ETA: Also, some people are far better than others, at respecting the "stay six feet away from others" rule. I can only hope certain clueless dipshits who passed within less than a foot of me (and every other person in line, or in the store) were either not infected, or did not infect me. At least I didn't hear coughs or sneezes.

Re: Random covid-19 observations

Posted: 29 Mar 2020, 14:16
by Jennifer
Ugh.

Not trying to one-up anybody else here regarding the "feeling very soviet" thing, but -- my spouse and his colleagues at a TV network just got issued special letters verifying their essential-worker status, to show police if they get pulled over after curfew.

I understand the need for such matters, and I've long held "quarantine for airborne-contagious diseases" as one exception to certain liberty/libertarian individual-rights ideals, but even so this all makes me distinctly uneasy.

Re: Random covid-19 observations

Posted: 29 Mar 2020, 14:17
by Jennifer
An employee who works on the same campus as my spouse tested positive, but it's nobody with whom they interact with.

Re: Random covid-19 observations

Posted: 29 Mar 2020, 14:19
by thoreau
The fact that an extraordinary measure is necessary does not and should not make it unobjectionable. Extraordinary measures SHOULD feel uncomfortable. They SHOULD make you feel uneasy. We SHOULD caveat our support for them. It's the only way to make sure they don't remain in place afterwards.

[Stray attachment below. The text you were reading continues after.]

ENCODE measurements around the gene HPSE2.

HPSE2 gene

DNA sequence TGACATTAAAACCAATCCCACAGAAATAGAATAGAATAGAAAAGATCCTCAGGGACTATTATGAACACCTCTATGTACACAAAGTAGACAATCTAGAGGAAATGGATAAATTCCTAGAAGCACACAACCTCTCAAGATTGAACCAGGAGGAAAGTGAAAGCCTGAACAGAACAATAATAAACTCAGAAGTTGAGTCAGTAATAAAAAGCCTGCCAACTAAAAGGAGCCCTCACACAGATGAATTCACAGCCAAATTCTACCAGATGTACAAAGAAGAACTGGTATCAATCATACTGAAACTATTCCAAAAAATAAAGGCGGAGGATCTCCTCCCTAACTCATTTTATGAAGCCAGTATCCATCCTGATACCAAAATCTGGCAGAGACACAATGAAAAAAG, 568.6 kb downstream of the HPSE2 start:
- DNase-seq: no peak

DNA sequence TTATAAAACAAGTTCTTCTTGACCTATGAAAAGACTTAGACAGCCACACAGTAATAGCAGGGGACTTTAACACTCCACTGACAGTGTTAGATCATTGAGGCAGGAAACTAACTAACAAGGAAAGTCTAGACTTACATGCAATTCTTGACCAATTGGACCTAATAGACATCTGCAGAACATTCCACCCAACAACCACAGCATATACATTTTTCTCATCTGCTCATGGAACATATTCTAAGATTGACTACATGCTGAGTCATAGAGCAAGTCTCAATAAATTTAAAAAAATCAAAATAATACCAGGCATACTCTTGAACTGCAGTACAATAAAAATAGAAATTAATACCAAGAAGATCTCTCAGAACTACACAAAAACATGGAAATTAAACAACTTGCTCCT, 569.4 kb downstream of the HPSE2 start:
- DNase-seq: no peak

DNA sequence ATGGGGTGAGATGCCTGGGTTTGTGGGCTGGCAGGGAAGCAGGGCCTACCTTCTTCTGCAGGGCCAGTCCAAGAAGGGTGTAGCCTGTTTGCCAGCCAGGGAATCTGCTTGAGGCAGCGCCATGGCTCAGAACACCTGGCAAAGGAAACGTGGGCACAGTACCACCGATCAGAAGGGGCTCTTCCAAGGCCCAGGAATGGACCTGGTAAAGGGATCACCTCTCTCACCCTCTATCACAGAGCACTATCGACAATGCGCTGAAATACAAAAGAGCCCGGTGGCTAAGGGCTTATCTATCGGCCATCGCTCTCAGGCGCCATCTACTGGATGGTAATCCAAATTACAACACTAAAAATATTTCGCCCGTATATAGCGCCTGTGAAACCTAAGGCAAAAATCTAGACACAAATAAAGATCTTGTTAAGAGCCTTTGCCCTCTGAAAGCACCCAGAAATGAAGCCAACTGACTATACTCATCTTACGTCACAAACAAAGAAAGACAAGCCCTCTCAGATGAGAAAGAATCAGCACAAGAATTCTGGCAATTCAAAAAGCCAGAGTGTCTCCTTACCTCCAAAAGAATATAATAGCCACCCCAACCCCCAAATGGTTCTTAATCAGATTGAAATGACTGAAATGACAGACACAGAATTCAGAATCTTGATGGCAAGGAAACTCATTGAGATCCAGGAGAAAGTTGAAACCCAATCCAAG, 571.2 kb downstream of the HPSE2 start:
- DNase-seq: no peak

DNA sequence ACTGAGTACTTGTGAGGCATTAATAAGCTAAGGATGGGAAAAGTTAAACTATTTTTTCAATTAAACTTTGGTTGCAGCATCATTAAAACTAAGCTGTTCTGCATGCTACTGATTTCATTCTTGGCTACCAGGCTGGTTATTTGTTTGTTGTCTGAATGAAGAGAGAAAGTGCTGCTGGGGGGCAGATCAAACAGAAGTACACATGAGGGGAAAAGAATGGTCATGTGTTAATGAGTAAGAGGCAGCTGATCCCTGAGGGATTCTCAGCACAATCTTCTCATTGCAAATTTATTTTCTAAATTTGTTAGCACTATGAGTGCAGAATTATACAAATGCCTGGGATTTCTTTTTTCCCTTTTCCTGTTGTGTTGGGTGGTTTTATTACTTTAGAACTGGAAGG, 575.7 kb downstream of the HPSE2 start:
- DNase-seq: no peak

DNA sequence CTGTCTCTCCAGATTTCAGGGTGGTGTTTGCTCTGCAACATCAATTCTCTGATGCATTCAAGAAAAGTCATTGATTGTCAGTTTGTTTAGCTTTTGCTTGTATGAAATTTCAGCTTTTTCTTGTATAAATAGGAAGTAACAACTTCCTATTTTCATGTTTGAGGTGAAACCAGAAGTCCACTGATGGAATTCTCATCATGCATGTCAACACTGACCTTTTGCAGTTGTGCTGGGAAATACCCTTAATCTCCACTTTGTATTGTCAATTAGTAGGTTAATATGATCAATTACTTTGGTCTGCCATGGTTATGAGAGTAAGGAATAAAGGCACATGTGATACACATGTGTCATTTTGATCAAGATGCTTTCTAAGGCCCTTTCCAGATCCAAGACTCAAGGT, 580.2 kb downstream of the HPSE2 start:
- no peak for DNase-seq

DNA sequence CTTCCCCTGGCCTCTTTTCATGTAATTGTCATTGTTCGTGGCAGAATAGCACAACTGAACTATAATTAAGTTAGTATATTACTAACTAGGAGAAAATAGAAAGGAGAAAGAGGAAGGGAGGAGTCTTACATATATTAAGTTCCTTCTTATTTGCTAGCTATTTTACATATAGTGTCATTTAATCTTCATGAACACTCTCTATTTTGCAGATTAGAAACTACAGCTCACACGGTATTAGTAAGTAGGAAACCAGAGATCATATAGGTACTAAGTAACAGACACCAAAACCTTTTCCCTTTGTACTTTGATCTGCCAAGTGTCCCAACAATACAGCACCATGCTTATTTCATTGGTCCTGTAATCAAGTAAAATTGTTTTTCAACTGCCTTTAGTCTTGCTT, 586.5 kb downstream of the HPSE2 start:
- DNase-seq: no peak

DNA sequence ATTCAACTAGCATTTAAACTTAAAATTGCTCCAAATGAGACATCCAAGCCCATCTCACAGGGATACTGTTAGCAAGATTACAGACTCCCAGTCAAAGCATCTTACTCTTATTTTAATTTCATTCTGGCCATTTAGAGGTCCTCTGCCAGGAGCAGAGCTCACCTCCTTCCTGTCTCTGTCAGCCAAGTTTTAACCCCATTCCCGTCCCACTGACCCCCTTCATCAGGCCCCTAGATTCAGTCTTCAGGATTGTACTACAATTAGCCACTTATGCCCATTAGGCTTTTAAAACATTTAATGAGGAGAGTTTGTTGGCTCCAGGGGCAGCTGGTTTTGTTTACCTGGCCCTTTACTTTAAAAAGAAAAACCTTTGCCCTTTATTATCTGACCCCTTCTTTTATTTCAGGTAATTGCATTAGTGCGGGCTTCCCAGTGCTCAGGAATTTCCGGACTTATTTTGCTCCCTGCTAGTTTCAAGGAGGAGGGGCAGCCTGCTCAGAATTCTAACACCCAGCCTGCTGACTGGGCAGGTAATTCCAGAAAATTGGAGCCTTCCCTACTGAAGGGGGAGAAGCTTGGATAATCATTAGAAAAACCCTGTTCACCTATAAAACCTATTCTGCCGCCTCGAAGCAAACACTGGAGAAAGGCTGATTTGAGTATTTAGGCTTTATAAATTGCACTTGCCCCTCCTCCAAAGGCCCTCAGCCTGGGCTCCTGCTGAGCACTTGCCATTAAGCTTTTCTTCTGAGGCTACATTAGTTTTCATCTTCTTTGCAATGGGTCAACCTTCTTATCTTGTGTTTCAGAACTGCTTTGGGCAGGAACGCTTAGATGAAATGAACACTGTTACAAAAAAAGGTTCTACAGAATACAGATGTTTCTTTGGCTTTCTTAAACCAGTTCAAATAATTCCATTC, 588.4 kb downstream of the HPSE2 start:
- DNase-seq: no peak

If people had objected more after 9/11, we wouldn't have the PATRIOT Act in perpetuity.

Re: Random covid-19 observations

Posted: 29 Mar 2020, 14:27
by Jennifer
Thing is, even with the closed-business curfew in place, there's reasons why someone would be out after 9 pm or whenever the local curfew is: maybe you're taking your family out of the city to stay in your isolated rural vacation cabin (or singlewide trailer) in the mountains a couple hours' north of your city. That is NOT an action likely to spread the virus anymore than it has already.

On the other hand, supposing you or someone in your family IS infected but doesn't know it yet -- leaving your dense city home to stay in your isolated rural house (assuming it is already stocked and supplied) might save your neighbors in the city from your infection -- but what about the cop who pulled you over to demand why you're out past curfew? Unless he's wearing viral-grade protection gear, he'll likely catch it when he pulls your car over, then he'll give it to everybody ELSE he pulls over.

Re: Random covid-19 observations

Posted: 29 Mar 2020, 22:44
by Jennifer
Jennifer wrote:
29 Mar 2020, 14:27
what about the cop who pulled you over to demand why you're out past curfew? Unless he's wearing viral-grade protection gear, he'll likely catch it when he pulls your car over, then he'll give it to everybody ELSE he pulls over.
In case anybody is curious: Jeff just got home and showed me his "curfew-breaking" paraphernalia: there's a letter, but also a very large (eight or ten inches square) placard he puts in his window when driving, with his company name/logo and press status, so presumably the cops can see it and not bother pulling him over. Jeff also showed me the letter, which is small print and covers most of a page; lots of kissing cop ass in it, including something along the lines of "These first informers* are risking their health, just as you and your colleagues are during this difficult time, to [blah blah]." And 24-hour phone numbers of various lawyers the company keeps on staff, should any cops feel the need to call and verify.

*Apparently that's an official title: people like EMTs and firefighters are exempt from curfew because they're "first responders"; working media people are exempt because they're 'first informers."